Gradient DCE for Tru64 UNIX handles these ACL limitations by providing appropriate responses to administrative or user actions that involve Tru64 UNIX ACLs. People or programs that use or administer DFS proceed as normal DCE clients. A transparent translation layer in DCE DFS intercepts and deals with ACL operations.

8.2.2 DCE Responses to Tru64 UNIX ACL Operations

Due to the limitations of Tru64 UNIX ACLs, some operations involving ACLs behave differently or return an error. Specific responses to Tru64 UNIX ACL operations depend on whether the operation is unsupported, totally supported, or partially supported.

Unsupported operations such as adding an entry for foreign_user, or group_delegate return an error.

Totally supported operations such as a user in the local cell requesting write access to a file behave in the standard manner.

Some operations are partially supported. Tru64 UNIX provides appropriate responses to certain operations even though the features for their support is lacking from the Tru64 UNIX ACLs. For example, a user attempts to delete a file from DFS. Normally, DFS requires the d (delete) permission but Tru64 UNIX performs the delete operation if the user has write permission on the file.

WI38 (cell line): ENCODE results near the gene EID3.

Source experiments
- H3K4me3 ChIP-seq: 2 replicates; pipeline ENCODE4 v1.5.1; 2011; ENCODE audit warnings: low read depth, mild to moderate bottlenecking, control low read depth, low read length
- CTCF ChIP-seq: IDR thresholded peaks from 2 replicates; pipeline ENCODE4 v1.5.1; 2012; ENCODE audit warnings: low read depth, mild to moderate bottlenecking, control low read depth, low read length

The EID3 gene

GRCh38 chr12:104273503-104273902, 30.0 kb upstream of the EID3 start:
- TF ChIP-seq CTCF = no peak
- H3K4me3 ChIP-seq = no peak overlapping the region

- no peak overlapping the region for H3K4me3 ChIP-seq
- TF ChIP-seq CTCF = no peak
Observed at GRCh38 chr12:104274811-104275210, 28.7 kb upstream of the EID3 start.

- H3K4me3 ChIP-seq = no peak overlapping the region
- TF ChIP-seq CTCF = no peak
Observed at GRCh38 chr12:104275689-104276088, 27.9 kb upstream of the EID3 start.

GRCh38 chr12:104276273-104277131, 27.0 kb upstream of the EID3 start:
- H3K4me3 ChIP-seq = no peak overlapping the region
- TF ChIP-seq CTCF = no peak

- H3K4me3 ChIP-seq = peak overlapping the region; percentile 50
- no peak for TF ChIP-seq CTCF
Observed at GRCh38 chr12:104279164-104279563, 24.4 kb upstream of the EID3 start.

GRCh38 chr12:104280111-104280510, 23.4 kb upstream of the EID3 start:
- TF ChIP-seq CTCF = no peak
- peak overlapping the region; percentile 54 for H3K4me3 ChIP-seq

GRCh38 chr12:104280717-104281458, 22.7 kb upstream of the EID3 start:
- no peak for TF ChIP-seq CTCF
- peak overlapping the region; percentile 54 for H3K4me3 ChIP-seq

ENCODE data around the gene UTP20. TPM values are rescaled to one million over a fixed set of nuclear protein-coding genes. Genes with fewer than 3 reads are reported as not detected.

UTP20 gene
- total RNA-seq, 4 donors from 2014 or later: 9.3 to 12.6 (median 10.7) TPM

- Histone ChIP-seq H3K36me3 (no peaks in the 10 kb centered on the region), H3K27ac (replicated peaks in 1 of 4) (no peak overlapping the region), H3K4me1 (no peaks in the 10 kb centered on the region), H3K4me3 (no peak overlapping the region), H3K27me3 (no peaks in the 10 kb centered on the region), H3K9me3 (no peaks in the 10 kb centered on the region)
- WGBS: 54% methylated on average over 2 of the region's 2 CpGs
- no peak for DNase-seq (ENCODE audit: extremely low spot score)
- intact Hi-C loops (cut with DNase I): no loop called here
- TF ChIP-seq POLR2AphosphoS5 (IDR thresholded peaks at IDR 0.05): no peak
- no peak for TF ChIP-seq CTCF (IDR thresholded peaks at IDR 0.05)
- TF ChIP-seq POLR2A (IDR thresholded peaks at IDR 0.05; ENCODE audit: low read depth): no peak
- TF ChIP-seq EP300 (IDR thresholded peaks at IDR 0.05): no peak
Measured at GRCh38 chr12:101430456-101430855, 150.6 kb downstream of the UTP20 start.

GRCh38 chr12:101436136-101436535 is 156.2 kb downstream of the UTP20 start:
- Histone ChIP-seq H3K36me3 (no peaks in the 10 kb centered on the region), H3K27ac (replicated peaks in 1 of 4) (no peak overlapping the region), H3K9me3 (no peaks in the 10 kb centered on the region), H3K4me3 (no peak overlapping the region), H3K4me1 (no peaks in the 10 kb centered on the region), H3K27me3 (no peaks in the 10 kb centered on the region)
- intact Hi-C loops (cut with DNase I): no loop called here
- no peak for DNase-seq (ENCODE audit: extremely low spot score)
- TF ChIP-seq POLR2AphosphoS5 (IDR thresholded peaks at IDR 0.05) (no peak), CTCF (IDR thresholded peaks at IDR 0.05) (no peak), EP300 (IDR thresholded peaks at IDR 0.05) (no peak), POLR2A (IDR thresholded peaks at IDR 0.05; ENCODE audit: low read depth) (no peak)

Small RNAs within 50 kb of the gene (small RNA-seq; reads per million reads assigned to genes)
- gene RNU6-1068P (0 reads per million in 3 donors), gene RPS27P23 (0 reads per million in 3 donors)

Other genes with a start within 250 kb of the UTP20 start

8.2.3 Mapping between DCE ACLs and Tru64 UNIX ACLs

The mapping is done by a translation layer between DFS and the underlying physical file system at the server. In other words, none of this work has any bearing on the client portion of DFS.

8.2.4 Disabling ACL Operations

You can disable the ACL support in the DFS server by setting a kernel global variable using the dbx debugger. After a new kernel that includes DFS support has been built, specify the following:

							cd /usr/sys/conf
			dbx -k vmunix
		patch dfs_acls_enabled = 0

where conf is the name of the configuration you chose when executing doconfig. After disabling ACL, any remote ACL operations on DFS files return ENOTTY errors.

8.3 NFS-DFS Secure Gateway Server Administration